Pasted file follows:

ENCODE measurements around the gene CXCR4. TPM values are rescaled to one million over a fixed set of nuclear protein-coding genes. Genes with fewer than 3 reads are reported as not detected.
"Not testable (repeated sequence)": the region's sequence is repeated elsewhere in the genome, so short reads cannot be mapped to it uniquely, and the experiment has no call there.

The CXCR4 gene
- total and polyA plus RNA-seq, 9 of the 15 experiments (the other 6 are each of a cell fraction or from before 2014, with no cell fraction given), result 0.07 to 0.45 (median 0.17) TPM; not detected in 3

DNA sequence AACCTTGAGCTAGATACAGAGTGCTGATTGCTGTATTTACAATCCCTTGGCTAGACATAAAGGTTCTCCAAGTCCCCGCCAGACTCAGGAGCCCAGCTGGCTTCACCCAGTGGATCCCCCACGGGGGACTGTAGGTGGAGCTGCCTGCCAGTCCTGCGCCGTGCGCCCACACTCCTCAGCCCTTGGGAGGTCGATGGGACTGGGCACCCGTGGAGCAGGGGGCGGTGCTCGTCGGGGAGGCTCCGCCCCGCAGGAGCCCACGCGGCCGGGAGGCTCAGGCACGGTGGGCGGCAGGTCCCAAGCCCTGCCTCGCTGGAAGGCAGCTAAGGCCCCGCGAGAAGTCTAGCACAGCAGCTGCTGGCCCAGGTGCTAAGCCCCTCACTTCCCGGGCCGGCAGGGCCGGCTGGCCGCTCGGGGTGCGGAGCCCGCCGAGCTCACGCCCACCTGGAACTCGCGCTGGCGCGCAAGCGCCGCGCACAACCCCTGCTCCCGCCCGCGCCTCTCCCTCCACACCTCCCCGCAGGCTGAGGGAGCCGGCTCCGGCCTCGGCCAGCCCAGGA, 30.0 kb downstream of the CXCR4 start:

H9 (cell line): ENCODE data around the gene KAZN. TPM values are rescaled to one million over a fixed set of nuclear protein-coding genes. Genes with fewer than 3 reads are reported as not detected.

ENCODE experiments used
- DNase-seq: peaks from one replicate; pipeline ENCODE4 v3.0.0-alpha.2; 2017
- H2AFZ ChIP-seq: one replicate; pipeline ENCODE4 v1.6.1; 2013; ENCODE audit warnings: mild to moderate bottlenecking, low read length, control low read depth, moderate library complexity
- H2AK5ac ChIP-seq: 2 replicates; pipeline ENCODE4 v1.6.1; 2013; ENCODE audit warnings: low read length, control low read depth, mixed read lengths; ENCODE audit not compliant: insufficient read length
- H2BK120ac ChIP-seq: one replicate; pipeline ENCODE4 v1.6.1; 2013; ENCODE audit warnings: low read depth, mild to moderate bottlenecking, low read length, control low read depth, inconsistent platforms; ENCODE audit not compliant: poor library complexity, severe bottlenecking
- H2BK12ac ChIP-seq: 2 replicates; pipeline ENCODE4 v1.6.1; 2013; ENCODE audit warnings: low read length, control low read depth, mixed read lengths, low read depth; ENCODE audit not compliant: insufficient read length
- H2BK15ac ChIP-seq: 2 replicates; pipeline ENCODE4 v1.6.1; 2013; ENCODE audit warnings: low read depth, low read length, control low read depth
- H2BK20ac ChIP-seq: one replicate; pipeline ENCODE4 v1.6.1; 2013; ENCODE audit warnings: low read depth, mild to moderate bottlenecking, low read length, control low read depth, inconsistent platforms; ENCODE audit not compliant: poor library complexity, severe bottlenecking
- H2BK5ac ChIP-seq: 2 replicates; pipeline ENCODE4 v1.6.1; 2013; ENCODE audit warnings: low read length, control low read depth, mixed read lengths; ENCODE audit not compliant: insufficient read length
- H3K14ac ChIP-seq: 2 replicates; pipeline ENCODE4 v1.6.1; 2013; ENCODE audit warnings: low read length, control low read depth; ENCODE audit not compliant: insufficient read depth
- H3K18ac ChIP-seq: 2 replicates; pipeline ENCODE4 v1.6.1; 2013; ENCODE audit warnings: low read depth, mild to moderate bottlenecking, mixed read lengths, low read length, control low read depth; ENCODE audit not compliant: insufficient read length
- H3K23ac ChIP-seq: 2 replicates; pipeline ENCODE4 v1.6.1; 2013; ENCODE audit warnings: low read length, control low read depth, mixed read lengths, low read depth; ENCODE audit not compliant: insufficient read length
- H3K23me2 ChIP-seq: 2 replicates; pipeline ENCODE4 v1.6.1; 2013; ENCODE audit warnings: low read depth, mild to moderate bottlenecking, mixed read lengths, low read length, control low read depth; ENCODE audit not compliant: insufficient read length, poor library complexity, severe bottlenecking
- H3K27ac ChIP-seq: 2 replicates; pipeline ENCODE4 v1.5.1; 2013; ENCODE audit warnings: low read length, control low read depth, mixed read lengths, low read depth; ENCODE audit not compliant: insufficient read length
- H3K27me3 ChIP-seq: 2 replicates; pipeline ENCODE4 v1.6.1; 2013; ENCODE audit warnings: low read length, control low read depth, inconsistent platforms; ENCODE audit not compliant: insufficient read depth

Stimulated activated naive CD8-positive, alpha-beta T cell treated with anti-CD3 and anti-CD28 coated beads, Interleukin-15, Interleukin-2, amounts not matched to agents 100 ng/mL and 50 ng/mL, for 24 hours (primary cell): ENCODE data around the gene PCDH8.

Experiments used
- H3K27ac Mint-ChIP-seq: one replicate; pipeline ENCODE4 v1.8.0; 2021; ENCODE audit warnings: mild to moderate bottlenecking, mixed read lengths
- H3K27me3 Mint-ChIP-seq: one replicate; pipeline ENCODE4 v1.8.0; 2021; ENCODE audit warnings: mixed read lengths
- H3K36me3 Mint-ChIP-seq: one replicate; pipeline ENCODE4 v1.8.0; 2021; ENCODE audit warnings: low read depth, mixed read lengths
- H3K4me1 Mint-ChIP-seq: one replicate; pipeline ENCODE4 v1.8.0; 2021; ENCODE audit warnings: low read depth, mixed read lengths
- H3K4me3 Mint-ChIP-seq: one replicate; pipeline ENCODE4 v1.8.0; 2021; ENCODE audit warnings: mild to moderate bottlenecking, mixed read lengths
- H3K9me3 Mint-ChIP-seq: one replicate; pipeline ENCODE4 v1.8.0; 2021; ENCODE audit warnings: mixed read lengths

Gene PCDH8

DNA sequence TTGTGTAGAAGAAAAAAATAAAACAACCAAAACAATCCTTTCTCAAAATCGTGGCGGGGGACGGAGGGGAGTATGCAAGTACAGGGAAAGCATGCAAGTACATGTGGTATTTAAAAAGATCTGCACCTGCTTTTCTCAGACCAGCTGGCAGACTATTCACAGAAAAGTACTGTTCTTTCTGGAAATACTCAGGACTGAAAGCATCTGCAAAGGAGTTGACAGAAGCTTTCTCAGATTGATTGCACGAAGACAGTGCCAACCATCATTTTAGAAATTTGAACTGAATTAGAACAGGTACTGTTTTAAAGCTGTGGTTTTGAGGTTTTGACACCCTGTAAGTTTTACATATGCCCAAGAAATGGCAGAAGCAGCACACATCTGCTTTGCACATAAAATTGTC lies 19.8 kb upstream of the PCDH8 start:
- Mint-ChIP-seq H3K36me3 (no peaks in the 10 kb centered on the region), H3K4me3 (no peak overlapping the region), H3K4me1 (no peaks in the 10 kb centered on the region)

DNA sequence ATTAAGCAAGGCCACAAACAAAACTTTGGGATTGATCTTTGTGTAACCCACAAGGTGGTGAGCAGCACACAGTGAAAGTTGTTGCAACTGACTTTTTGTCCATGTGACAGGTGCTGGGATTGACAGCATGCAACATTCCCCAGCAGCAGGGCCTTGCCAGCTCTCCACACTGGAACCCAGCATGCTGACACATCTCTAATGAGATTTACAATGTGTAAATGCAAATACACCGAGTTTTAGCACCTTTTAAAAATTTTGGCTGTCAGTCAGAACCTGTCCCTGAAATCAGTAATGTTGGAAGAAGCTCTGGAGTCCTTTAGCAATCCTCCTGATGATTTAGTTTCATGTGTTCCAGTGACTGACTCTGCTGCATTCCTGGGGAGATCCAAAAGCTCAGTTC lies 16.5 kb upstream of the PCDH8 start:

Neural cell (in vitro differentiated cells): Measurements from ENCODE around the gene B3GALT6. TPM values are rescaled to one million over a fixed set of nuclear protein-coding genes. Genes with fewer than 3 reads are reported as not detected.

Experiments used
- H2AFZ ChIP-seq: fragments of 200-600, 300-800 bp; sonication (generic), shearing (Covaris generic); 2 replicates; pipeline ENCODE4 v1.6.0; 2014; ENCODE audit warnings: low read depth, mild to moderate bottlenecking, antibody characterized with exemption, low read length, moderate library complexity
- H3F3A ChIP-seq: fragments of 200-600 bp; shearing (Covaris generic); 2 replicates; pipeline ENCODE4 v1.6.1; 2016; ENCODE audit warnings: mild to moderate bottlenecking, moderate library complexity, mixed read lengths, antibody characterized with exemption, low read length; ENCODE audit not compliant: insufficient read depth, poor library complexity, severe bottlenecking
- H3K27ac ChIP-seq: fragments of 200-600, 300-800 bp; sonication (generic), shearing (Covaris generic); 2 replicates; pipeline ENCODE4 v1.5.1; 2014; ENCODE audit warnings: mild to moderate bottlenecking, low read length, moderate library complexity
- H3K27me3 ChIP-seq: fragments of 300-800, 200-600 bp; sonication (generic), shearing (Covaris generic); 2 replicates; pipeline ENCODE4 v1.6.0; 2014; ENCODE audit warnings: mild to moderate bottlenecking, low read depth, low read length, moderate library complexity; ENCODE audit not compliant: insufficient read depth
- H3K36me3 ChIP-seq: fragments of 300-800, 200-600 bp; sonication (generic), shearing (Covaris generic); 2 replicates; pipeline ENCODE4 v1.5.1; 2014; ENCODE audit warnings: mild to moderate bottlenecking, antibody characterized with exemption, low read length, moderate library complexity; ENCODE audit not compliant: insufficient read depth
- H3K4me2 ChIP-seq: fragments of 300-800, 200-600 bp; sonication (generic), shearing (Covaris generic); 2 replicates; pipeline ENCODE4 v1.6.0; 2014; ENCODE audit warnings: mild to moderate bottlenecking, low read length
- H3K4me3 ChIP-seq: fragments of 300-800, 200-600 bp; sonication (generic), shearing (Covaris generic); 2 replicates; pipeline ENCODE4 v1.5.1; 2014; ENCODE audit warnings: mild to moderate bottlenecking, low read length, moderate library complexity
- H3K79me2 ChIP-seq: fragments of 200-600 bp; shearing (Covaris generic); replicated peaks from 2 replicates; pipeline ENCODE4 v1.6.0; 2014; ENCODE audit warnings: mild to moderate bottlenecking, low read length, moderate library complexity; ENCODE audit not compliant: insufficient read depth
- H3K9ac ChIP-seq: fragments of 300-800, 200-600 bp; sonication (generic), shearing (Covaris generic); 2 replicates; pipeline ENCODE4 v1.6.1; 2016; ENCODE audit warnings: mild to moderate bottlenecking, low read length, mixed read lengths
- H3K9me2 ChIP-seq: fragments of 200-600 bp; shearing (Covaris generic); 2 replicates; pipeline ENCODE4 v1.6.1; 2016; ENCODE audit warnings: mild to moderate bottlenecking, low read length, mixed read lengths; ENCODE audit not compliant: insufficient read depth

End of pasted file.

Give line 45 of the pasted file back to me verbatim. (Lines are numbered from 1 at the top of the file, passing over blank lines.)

- H3K9me2 ChIP-seq: fragments of 200-600 bp; shearing (Covaris generic); 2 replicates; pipeline ENCODE4 v1.6.1; 2016; ENCODE audit warnings: mild to moderate bottlenecking, low read length, mixed read lengths; ENCODE audit not compliant: insufficient read depth